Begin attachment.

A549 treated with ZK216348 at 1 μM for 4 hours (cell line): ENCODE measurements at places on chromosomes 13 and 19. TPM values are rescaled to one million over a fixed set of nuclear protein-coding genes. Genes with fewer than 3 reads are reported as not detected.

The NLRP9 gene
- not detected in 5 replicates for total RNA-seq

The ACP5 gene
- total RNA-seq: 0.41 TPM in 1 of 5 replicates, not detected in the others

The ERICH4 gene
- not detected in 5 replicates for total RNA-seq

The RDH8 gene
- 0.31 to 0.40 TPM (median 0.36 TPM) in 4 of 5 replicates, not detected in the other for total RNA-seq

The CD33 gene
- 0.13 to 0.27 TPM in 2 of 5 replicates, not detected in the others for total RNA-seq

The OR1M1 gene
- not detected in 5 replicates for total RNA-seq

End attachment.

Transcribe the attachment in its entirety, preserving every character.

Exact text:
A549 treated with ZK216348 at 1 μM for 4 hours (cell line): ENCODE measurements at places on chromosomes 13 and 19. TPM values are rescaled to one million over a fixed set of nuclear protein-coding genes. Genes with fewer than 3 reads are reported as not detected.

The NLRP9 gene
- not detected in 5 replicates for total RNA-seq

The ACP5 gene
- total RNA-seq: 0.41 TPM in 1 of 5 replicates, not detected in the others

The ERICH4 gene
- not detected in 5 replicates for total RNA-seq

The RDH8 gene
- 0.31 to 0.40 TPM (median 0.36 TPM) in 4 of 5 replicates, not detected in the other for total RNA-seq

The CD33 gene
- 0.13 to 0.27 TPM in 2 of 5 replicates, not detected in the others for total RNA-seq

The OR1M1 gene
- not detected in 5 replicates for total RNA-seq